Daily Outlook

FxPro: Is the “extreme fear” over now?

Chinese equities are developing a rebound on Friday, supported by the hopes for progress in China and the US trade negotiations. The telephone conversation between the leaders of two major world economies has shown that there is still an opportunity to settle trade disputes. Asian indices have added more than 4% since the beginning of the week, which is the strongest rally in almost two and a half years.

But it is hardly worth the hope for easy progress, as earlier this year there have been many negotiations at different levels, and the situation has only grown worse. The growth of markets in this context is rather a weakness of the Asian market in recent years than a cause for optimism. Despite the rebound, the blue-chip index of the Shanghai Stock Exchange China A50 remains within the range of the last 4 months.

Futures on S&P500 are adding 0.8% this morning and more than 4% from the beginning of the week. The fourth day of growth returned the index to the reach of 200-day average, reflecting the restoration of faith in the prospects of the American economy, despite a number of weak reports from IT companies.

In the foreign exchange market, the British pound was the focus of attention on Thursday. The increase of Pound within a day exceeded 1.7%, which is the sharpest growth of more than a year. As a result, the GBPUSD couple returned to the key level 1.30. Sterling’s support was provided by the news around Brexit, and by the hints of the Bank of England that if Britain’s withdrawal from the EU runs smoothly, it will accelerate the rate hike.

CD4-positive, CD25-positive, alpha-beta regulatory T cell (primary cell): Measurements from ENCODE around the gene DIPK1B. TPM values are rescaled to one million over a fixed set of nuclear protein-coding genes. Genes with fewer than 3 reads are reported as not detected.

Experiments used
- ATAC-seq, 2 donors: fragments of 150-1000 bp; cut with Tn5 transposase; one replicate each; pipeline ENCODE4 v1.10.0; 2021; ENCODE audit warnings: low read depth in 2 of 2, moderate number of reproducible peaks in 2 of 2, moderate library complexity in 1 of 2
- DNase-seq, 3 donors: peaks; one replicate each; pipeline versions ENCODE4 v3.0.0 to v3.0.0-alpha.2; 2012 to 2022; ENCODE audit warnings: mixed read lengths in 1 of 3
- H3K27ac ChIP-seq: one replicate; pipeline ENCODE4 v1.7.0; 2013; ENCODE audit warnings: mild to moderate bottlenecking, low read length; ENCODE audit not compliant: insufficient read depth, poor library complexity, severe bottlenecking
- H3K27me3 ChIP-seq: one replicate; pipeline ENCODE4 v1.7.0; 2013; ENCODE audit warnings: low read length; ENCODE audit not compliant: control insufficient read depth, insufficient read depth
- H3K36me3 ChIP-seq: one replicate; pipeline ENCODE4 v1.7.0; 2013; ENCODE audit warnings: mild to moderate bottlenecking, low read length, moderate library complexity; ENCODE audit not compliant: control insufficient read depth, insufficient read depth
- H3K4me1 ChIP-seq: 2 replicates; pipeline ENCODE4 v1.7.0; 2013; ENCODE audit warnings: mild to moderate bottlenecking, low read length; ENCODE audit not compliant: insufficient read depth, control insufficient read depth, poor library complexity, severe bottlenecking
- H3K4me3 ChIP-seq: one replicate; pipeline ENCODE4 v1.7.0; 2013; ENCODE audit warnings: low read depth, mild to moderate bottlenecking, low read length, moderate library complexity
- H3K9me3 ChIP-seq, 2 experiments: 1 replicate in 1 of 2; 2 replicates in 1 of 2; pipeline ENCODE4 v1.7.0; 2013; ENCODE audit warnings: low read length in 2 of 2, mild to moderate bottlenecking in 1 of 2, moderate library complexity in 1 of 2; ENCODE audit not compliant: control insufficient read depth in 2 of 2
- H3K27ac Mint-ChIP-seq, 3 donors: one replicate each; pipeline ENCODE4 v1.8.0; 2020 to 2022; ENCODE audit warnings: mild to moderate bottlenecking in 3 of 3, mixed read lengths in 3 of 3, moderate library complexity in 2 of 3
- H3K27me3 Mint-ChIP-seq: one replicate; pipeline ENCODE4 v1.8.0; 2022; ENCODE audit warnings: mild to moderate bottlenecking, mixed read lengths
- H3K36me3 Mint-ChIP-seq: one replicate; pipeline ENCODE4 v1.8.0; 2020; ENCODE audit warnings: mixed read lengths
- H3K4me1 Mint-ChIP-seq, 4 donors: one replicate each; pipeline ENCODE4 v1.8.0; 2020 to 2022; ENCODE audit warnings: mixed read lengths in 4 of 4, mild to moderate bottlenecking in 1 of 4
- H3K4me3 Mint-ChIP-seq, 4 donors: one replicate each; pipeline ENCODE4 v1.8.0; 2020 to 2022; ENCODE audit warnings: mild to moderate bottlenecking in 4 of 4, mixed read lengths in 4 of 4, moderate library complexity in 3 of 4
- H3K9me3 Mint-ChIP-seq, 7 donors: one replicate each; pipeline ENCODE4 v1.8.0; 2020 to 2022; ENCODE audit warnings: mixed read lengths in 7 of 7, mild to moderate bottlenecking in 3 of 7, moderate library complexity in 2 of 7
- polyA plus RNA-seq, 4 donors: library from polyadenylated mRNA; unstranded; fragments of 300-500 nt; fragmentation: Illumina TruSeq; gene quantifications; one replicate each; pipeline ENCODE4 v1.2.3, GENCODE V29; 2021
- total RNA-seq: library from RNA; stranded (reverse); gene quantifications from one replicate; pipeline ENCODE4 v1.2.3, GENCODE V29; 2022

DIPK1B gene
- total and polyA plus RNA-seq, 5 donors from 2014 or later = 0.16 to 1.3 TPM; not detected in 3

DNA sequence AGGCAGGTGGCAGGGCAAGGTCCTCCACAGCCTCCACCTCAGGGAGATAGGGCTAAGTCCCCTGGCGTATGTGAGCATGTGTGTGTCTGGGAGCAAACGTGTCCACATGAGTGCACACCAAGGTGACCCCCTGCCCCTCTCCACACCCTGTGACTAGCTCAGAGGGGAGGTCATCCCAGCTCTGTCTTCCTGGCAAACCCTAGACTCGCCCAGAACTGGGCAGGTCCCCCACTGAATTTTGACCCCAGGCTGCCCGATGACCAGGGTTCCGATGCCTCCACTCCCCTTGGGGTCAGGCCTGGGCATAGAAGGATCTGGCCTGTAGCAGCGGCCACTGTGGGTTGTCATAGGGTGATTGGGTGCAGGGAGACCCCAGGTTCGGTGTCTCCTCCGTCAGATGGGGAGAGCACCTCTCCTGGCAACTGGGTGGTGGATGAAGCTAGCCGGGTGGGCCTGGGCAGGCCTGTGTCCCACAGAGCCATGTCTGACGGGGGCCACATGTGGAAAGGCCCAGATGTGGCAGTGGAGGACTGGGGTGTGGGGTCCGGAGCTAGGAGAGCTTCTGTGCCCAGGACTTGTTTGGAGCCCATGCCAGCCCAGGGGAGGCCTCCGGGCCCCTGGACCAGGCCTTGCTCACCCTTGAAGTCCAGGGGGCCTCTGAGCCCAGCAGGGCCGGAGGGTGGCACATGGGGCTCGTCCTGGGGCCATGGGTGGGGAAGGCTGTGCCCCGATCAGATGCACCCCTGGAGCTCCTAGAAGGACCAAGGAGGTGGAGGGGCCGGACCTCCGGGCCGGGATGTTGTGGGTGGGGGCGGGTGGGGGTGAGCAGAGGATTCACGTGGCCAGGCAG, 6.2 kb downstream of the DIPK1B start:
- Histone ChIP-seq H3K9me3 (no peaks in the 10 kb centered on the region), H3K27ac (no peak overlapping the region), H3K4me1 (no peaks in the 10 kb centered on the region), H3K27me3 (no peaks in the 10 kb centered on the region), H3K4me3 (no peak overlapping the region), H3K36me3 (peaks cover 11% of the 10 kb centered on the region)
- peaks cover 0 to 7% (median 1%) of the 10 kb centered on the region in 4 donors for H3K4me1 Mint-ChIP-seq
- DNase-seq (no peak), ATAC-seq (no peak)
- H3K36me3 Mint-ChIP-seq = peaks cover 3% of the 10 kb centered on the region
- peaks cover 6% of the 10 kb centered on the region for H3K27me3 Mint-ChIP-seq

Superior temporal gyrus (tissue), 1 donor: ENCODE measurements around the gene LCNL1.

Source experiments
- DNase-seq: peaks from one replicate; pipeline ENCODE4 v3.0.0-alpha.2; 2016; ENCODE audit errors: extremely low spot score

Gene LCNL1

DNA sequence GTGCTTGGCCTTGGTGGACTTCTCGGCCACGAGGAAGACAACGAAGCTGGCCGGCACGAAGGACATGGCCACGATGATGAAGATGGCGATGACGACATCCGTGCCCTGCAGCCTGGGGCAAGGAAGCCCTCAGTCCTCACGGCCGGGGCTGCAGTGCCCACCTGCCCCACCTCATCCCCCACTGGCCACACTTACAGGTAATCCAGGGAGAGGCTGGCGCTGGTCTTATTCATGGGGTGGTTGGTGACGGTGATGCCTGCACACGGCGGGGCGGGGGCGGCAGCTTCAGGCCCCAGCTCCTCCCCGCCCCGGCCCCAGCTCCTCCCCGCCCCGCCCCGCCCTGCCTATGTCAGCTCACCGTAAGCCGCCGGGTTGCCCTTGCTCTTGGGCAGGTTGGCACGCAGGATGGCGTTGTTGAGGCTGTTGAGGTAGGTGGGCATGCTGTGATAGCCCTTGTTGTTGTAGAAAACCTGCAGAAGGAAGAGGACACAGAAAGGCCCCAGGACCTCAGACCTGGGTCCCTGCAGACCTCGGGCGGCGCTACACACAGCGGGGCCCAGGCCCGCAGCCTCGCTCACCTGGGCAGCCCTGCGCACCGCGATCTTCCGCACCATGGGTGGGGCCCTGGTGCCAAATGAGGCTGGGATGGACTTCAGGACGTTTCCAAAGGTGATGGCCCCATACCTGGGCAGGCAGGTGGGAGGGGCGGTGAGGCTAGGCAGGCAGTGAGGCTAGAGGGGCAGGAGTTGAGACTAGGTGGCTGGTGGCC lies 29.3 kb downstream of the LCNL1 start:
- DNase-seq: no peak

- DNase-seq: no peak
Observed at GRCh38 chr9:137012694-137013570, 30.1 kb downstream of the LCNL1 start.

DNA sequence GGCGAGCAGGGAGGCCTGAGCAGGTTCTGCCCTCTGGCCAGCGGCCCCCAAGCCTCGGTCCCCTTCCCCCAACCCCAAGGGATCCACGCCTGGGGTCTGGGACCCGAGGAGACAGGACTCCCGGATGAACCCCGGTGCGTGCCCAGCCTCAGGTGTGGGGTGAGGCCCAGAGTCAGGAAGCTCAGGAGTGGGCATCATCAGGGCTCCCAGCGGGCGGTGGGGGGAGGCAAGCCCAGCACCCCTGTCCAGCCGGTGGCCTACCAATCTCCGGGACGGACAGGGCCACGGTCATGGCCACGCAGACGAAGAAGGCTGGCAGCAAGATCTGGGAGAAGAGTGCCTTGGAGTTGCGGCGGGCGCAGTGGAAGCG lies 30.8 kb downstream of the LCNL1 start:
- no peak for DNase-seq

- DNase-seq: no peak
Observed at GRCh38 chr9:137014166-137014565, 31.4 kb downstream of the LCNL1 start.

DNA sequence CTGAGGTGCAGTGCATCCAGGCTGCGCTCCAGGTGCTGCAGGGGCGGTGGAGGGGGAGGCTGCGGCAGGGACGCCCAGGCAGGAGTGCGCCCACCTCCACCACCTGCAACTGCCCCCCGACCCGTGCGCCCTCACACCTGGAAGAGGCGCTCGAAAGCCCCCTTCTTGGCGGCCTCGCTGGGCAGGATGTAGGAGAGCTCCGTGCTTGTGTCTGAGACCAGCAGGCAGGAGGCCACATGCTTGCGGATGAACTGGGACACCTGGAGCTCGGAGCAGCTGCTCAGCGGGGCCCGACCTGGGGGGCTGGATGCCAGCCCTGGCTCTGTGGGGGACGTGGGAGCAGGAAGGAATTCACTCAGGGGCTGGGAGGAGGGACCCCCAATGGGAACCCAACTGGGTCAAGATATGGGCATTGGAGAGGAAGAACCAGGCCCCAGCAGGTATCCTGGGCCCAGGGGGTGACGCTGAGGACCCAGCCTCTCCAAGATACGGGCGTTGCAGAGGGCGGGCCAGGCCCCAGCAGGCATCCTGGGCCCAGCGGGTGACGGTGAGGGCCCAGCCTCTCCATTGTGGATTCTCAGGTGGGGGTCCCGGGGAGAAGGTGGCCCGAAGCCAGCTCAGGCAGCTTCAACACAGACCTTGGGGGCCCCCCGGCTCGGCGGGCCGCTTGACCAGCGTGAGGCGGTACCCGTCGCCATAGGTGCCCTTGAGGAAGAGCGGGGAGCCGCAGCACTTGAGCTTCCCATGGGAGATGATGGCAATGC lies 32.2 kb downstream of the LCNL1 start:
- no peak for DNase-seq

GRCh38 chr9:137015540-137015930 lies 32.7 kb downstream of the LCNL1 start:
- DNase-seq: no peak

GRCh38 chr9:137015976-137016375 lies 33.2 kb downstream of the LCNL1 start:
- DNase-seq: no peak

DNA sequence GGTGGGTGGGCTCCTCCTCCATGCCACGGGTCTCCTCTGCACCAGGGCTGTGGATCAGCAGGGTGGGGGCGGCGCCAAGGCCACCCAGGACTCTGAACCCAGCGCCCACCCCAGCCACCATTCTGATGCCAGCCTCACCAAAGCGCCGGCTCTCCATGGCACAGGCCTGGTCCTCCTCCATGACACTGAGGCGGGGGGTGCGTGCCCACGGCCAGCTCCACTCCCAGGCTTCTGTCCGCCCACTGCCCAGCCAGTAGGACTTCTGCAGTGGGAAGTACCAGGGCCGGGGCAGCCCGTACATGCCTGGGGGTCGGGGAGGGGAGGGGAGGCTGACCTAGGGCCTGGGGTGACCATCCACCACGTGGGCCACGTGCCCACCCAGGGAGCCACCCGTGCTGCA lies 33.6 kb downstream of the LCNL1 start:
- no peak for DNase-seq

Today, the focus of the markets will be the labour market indicators in the U.S., where a strong employment report is expected. The month before, the markets were surprised and discouraged by the growth of new jobs only for 134K, which caused doubts about the sustainability of the economic growth. Additionally, the Fed’s hawkish tone exacerbated the situation. However, over the past month we have seen many other positive signals that have dispelled fears that FOMC excessively aggressively raises the rates.

The yield of strong data on the employment growth can reduce the demand for the dollar as a defensive asset, depriving it of a part of the October growth. In this case, the shares can get additional impetus for the development of the rebound.

At the same time, the signs of the accelerating wage growth can support the growth of the U.S. currency on speculation that the Fed will be forced to conduct more aggressive increases than plans to keep inflation under control. In this scenario, the stock markets may return to caution, dashing the recent rebound.

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